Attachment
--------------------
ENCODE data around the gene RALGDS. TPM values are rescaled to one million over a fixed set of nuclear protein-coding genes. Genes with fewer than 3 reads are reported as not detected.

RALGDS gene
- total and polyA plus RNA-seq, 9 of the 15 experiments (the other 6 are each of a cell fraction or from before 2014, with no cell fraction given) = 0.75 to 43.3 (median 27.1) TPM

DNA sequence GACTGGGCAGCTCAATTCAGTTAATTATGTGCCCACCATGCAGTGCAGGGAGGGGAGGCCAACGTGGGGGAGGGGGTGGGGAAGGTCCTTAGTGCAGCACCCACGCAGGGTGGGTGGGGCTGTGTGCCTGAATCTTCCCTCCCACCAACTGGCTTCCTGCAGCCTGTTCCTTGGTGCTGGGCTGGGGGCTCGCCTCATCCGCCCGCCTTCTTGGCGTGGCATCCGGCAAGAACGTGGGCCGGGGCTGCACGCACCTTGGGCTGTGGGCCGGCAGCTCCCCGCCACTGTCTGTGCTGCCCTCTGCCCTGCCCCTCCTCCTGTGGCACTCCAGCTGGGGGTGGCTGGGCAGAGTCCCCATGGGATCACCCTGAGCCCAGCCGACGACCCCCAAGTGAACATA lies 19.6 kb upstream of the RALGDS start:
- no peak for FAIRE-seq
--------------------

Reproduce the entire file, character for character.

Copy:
ENCODE data around the gene RALGDS. TPM values are rescaled to one million over a fixed set of nuclear protein-coding genes. Genes with fewer than 3 reads are reported as not detected.

RALGDS gene
- total and polyA plus RNA-seq, 9 of the 15 experiments (the other 6 are each of a cell fraction or from before 2014, with no cell fraction given) = 0.75 to 43.3 (median 27.1) TPM

DNA sequence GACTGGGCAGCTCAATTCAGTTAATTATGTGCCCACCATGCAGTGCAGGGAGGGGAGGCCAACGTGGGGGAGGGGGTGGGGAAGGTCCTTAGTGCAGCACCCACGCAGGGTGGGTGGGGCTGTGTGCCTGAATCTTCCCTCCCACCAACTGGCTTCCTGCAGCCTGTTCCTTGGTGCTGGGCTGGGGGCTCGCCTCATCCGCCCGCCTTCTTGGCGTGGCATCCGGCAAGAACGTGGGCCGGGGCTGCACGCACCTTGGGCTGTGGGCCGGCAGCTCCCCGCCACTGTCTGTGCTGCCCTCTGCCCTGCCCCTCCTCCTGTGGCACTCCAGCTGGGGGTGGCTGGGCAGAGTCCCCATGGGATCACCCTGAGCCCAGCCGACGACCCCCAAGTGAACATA lies 19.6 kb upstream of the RALGDS start:
- no peak for FAIRE-seq